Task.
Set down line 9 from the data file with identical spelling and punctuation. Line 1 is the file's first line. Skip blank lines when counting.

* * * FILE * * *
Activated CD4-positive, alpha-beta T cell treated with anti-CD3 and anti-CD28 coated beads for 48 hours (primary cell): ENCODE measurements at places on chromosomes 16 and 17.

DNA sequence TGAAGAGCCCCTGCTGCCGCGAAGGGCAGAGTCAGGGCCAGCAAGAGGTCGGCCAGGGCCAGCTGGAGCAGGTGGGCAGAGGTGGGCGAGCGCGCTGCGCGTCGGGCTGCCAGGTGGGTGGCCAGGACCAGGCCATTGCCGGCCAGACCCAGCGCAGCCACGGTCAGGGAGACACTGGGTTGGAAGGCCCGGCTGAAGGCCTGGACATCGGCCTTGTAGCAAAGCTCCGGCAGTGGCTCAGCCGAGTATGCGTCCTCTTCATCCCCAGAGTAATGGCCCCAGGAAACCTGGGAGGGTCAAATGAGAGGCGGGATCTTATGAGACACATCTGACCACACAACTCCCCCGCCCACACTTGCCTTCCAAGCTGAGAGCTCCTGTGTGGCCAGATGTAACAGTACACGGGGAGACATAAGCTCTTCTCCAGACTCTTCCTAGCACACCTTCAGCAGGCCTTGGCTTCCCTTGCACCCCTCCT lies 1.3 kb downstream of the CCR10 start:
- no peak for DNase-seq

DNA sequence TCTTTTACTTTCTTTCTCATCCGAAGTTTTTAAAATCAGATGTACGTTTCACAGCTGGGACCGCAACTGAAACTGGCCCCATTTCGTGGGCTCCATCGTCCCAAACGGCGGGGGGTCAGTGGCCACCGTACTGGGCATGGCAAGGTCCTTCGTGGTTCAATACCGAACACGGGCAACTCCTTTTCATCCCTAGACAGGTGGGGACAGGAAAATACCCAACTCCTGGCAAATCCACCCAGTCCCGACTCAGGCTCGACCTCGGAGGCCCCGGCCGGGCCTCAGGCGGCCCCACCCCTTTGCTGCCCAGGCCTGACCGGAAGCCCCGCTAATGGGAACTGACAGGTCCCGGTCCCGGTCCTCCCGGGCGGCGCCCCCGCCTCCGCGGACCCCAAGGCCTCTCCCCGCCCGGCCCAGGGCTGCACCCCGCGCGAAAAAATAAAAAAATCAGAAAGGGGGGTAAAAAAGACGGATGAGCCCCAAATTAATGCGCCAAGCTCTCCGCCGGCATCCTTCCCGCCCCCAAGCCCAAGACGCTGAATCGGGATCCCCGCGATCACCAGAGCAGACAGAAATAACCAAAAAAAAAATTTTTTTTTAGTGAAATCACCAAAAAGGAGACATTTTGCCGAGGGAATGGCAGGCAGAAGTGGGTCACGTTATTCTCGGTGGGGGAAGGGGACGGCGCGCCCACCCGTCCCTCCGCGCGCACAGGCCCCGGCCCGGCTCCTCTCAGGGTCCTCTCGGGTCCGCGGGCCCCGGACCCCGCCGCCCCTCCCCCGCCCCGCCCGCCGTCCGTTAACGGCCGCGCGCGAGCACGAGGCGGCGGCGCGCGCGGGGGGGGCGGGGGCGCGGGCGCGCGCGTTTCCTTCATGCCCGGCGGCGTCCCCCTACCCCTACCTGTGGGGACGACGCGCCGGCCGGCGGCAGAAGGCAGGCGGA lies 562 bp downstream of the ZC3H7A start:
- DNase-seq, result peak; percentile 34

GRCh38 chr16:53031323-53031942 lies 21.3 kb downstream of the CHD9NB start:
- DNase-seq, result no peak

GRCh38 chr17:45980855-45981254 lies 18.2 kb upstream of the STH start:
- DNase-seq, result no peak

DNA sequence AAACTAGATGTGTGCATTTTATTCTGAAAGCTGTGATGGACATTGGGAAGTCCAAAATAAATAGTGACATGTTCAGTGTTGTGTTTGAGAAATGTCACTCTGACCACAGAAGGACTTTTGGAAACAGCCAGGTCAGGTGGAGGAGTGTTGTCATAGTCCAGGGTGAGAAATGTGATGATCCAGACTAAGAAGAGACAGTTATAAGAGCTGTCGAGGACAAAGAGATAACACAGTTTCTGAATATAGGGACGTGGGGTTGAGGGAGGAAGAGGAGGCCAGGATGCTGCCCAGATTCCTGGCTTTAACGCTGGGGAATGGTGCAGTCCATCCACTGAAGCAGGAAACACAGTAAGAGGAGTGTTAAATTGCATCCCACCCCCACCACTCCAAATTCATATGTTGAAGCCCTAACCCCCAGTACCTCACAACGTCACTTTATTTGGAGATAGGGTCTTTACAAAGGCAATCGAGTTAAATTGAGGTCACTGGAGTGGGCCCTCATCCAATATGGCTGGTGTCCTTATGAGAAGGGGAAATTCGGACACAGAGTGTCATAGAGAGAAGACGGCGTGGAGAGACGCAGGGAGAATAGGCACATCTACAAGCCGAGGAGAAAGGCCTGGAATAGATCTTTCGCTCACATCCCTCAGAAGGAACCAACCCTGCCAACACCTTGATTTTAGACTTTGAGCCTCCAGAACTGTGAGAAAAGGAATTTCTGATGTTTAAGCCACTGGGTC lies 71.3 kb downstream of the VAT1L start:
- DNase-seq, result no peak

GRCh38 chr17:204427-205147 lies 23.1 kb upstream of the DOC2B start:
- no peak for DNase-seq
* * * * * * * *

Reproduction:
- DNase-seq, result no peak